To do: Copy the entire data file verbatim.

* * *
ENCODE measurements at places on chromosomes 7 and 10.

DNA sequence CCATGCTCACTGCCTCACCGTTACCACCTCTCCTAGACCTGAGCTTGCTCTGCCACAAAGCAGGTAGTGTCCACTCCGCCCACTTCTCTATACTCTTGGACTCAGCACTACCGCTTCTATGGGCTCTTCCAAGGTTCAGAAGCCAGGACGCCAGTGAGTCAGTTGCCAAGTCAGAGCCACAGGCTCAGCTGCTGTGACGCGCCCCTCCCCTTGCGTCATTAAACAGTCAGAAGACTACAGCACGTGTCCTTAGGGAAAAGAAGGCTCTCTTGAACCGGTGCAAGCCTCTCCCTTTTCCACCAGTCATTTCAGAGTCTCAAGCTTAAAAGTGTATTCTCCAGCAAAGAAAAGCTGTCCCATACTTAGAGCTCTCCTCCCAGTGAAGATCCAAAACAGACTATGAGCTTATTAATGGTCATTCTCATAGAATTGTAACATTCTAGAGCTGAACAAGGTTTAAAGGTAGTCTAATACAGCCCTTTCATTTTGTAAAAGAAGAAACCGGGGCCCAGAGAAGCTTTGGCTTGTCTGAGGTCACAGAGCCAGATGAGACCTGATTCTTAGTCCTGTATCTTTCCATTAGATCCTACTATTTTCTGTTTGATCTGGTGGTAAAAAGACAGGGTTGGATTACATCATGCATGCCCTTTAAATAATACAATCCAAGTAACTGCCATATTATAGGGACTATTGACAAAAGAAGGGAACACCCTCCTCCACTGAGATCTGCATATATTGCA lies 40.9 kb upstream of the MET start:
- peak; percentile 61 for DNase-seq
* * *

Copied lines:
ENCODE measurements at places on chromosomes 7 and 10.

DNA sequence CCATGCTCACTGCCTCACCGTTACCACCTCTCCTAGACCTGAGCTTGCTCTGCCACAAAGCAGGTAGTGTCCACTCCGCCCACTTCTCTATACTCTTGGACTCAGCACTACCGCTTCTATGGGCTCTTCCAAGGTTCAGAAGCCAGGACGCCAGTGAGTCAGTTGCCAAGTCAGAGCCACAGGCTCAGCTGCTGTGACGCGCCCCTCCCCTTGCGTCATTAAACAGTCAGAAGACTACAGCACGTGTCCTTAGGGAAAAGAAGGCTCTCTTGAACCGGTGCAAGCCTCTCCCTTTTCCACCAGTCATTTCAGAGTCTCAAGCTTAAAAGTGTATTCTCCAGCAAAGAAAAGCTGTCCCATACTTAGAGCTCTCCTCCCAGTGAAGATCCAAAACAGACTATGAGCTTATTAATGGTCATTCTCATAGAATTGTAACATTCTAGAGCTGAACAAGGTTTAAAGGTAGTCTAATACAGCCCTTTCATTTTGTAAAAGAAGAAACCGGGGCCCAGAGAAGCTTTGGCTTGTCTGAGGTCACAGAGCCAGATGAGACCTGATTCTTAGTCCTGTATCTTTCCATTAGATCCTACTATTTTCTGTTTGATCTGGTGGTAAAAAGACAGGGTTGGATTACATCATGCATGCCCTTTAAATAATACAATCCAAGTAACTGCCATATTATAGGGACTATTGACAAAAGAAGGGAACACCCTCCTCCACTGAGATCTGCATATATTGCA lies 40.9 kb upstream of the MET start:
- peak; percentile 61 for DNase-seq